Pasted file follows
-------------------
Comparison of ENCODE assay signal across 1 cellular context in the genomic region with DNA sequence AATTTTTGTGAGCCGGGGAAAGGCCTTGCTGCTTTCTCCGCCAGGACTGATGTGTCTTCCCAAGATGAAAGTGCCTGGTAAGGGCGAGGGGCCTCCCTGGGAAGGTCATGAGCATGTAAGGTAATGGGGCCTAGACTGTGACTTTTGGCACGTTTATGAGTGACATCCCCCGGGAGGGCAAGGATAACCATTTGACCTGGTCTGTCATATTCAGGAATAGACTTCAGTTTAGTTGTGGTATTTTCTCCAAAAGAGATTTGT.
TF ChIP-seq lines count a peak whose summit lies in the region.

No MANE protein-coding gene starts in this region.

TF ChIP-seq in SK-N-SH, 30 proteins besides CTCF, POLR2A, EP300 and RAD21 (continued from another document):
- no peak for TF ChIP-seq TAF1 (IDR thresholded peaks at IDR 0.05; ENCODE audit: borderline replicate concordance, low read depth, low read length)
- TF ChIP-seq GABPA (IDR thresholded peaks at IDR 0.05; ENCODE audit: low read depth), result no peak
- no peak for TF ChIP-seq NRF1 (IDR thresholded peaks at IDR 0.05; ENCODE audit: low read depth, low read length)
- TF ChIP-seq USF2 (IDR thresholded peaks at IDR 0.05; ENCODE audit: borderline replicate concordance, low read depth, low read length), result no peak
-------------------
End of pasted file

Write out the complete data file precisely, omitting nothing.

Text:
Comparison of ENCODE assay signal across 1 cellular context in the genomic region with DNA sequence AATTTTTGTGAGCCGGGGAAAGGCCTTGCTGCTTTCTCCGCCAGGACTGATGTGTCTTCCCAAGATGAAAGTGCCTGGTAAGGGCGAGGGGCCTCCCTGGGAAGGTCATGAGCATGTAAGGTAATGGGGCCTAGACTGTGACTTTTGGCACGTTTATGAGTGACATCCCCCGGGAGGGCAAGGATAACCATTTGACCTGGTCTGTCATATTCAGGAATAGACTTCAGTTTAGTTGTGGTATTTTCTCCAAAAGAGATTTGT.
TF ChIP-seq lines count a peak whose summit lies in the region.

No MANE protein-coding gene starts in this region.

TF ChIP-seq in SK-N-SH, 30 proteins besides CTCF, POLR2A, EP300 and RAD21 (continued from another document):
- no peak for TF ChIP-seq TAF1 (IDR thresholded peaks at IDR 0.05; ENCODE audit: borderline replicate concordance, low read depth, low read length)
- TF ChIP-seq GABPA (IDR thresholded peaks at IDR 0.05; ENCODE audit: low read depth), result no peak
- no peak for TF ChIP-seq NRF1 (IDR thresholded peaks at IDR 0.05; ENCODE audit: low read depth, low read length)
- TF ChIP-seq USF2 (IDR thresholded peaks at IDR 0.05; ENCODE audit: borderline replicate concordance, low read depth, low read length), result no peak